I think she’s hungry
If you offer to hold her so I can have a minute to myself, I won’t be impressed if, two minutes later she’s back because you think she needs a feed. Especially if she’s only just finished one.

Remember to sleep when she sleeps
Thanks, hadn’t thought of that. Except if I sleep when she sleeps, it means every single minute of my waking hours is full of baby.

Make sure you get out
Yes I know getting out of the house helps avoid pnd or whatever. But I don’t need to hear this when I’m still trying to work out how to install both seats in the car. And when the one time I have attempted an outing I’ve ended up covered in milky vomit, carrying both a baby and a two-year-old.

I’d like a baby but I couldn’t bear what it does to your body
When my mid-section still looks like a deflated beach ball with weirdly crepey skin and one breast is twice the size of the other, the least you could do is pretend not to notice.

I’m not really a kid person
If you’ve come round to visit me and my newborn, try to pretend you think she’s cute. Related to this: oh dogs are so much easier.

You look tired
How odd. I’ve been sleeping like a baby.

Oh, (son) looks a bit left out
For me, the worst bit about having two has been the worry about not being able to give my son the same attention. 0/10 to those who made this observation. 10/10 to those who brought a little present for both of them or attempted to engage him in conversation about something other than his sister.

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One less thing to worry about

This afternoon, the small children I was holding, one on each hip, vomited on me at precisely the same time – like nauseous synchronised swimmers. Four years ago I would have run straight to the shower. Today I thought for a couple of minutes about whether I really needed to change my top.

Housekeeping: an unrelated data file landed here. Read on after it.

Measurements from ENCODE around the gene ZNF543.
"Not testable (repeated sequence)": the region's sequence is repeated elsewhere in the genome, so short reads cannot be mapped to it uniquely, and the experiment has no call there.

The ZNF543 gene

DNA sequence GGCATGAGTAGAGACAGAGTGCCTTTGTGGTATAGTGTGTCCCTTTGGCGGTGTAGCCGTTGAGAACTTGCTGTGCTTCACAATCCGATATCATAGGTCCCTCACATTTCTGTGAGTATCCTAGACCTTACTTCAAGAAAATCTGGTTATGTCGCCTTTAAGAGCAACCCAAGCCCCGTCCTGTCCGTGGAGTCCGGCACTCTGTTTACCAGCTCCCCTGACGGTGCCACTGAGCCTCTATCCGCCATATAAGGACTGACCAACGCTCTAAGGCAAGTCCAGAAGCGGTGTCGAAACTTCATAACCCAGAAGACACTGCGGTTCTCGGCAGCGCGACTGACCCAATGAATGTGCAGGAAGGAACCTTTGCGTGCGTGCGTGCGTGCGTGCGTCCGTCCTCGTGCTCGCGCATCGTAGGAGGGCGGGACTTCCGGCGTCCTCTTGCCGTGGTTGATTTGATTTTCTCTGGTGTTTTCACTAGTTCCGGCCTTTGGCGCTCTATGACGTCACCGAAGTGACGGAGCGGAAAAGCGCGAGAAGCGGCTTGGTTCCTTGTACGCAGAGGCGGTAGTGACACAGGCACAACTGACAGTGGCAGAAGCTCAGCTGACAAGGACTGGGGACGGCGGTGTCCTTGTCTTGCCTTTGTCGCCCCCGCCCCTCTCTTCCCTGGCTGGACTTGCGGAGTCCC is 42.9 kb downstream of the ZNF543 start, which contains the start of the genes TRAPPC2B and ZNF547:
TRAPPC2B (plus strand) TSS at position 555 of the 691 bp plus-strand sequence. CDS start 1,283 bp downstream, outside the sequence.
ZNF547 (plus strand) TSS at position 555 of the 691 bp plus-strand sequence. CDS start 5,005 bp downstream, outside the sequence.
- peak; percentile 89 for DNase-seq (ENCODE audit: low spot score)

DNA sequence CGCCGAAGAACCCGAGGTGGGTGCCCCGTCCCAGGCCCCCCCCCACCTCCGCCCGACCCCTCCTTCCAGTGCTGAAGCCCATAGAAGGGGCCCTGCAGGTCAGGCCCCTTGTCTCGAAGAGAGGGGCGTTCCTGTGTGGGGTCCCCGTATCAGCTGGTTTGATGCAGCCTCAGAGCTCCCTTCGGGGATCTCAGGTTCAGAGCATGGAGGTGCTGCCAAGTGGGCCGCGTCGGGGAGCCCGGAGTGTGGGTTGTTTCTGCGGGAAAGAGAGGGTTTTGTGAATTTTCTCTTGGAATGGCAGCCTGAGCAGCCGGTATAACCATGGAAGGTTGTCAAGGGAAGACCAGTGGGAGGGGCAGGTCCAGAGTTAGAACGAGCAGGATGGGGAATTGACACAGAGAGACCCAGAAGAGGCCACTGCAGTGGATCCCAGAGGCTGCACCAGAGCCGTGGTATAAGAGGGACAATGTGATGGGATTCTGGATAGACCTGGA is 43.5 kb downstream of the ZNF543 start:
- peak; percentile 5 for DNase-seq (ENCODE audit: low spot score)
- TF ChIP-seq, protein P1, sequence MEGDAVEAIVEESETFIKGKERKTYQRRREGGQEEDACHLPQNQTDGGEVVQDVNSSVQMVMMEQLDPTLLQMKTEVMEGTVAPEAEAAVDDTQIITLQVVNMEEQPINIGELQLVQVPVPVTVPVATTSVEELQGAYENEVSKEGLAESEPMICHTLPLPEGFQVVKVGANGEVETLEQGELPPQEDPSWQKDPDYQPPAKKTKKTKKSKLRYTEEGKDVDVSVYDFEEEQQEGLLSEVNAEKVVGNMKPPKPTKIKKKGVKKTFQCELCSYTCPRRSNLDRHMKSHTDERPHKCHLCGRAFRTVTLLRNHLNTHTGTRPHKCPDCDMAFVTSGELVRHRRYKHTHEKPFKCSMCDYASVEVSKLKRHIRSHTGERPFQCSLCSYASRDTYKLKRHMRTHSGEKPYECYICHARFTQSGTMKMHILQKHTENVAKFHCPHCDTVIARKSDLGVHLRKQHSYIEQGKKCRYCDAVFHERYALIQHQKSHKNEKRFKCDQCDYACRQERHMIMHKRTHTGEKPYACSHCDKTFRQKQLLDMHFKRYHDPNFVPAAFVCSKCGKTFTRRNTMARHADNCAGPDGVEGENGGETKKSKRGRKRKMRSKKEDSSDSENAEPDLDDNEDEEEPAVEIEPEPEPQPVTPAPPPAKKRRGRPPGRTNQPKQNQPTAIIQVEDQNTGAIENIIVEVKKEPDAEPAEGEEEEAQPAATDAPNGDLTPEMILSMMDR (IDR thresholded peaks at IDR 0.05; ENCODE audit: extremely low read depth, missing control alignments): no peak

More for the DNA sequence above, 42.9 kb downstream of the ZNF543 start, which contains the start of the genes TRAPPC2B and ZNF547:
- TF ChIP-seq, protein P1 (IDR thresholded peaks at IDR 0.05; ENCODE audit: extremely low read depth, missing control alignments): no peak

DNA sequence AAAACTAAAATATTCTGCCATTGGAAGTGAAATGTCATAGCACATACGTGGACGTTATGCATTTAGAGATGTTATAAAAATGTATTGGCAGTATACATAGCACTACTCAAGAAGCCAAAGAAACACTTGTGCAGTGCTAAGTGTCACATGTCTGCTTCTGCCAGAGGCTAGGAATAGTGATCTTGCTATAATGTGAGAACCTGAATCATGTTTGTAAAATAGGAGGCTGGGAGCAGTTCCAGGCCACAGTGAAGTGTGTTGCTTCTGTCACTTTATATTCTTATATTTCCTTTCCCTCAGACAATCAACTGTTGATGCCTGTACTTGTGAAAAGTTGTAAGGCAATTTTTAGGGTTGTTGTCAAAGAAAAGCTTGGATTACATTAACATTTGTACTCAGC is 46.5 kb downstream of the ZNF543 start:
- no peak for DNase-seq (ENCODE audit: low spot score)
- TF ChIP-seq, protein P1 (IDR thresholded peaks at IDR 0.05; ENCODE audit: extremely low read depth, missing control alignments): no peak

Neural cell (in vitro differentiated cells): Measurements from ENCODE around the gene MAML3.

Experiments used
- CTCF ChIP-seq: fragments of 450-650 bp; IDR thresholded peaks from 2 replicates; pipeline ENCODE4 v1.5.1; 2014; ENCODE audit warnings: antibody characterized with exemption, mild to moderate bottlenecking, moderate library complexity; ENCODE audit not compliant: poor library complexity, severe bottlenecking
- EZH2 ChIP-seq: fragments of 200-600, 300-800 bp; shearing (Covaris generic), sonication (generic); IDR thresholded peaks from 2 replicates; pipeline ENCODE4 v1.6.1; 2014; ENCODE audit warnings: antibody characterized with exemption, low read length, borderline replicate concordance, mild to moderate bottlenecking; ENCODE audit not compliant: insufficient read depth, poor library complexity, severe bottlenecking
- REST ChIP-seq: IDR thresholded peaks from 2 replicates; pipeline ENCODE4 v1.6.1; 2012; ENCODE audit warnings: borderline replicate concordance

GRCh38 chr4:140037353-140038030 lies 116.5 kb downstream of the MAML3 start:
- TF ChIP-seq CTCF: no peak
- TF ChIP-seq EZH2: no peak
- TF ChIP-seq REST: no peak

Being literally covered in sick is one of the things that no longer bothers me at all. (It should be noted I haven’t checked this theory with vomit from anyone other than the children.)

Here are some other things I’ve decided to stop worrying about.

Screen time
When my son was little, he wasn’t going to have any screen time, ever. I had read all the articles about how bad it is for little brains and how no kids should watch any TV until they are 2 and basically not use an iPad until they are 30. But then we were stuck on a bus one day, he was bored and complaining and someone showed him The Wiggles. He was captivated and stopped grumbling for a full five minutes. Six months later we were at The Wiggles’ live show, singing along to allll the words.  Now he has a sister, Robocar Poli is about the only thing that enables me to get her down for a nap without him racing in. I’m choosing not to worry about screen time within reason. As long as it isn’t those egg-opening videos on YouTube, or another precocious American child “reviewing” toys. My iPad swiftly “runs out of battery” if those come up.

I’ve tried to follow routines and I’ve looked for tired signs. I’ve tried baby wearing, car-soothing, white noise and blackout curtains. But my baby seems to have missed the memo that she’s meant to have at least an hour’s nap twice a day, and then to sleep 13 hours at night (or something like that). I could tie myself up in knots worrying about whether she’s getting enough sleep and reading all the research about how unhealthy it is for small people to be awake too long. But all that seems to do is keep me awake at night in those small snatches of time when she actually is asleep. For now I’m following her lead. I figure by the time she’s a teenager I’ll probably have to coax her out of bed.